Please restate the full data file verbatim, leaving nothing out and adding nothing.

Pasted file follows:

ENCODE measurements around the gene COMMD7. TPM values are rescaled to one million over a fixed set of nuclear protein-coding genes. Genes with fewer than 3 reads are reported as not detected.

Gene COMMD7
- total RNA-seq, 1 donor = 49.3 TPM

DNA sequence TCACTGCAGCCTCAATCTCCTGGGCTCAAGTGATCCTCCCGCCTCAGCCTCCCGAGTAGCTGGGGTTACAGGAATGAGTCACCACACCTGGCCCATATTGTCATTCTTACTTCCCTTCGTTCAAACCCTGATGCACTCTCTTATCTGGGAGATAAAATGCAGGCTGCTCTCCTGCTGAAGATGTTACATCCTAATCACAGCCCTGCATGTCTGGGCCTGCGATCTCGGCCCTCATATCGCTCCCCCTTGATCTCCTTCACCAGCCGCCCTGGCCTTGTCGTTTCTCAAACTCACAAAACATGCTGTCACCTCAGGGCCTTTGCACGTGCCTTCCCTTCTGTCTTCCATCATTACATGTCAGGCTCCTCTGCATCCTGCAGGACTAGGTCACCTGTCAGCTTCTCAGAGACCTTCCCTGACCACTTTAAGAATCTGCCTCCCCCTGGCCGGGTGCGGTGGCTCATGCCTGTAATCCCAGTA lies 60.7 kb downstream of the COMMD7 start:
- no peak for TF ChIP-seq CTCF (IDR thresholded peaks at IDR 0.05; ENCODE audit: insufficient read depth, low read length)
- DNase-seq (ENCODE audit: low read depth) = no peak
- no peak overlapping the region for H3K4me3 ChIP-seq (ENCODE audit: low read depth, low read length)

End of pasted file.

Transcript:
ENCODE measurements around the gene COMMD7. TPM values are rescaled to one million over a fixed set of nuclear protein-coding genes. Genes with fewer than 3 reads are reported as not detected.

Gene COMMD7
- total RNA-seq, 1 donor = 49.3 TPM

DNA sequence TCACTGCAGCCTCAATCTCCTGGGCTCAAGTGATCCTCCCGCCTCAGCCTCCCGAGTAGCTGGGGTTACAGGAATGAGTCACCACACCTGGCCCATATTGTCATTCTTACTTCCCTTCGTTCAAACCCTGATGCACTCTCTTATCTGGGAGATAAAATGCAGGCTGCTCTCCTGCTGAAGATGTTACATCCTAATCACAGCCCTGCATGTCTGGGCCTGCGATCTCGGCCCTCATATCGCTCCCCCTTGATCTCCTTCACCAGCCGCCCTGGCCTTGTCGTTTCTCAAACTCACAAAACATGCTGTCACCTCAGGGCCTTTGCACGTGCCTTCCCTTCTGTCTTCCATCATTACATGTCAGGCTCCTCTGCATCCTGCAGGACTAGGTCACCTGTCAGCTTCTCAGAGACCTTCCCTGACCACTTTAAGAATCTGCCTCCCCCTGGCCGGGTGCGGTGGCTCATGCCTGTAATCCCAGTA lies 60.7 kb downstream of the COMMD7 start:
- no peak for TF ChIP-seq CTCF (IDR thresholded peaks at IDR 0.05; ENCODE audit: insufficient read depth, low read length)
- DNase-seq (ENCODE audit: low read depth) = no peak
- no peak overlapping the region for H3K4me3 ChIP-seq (ENCODE audit: low read depth, low read length)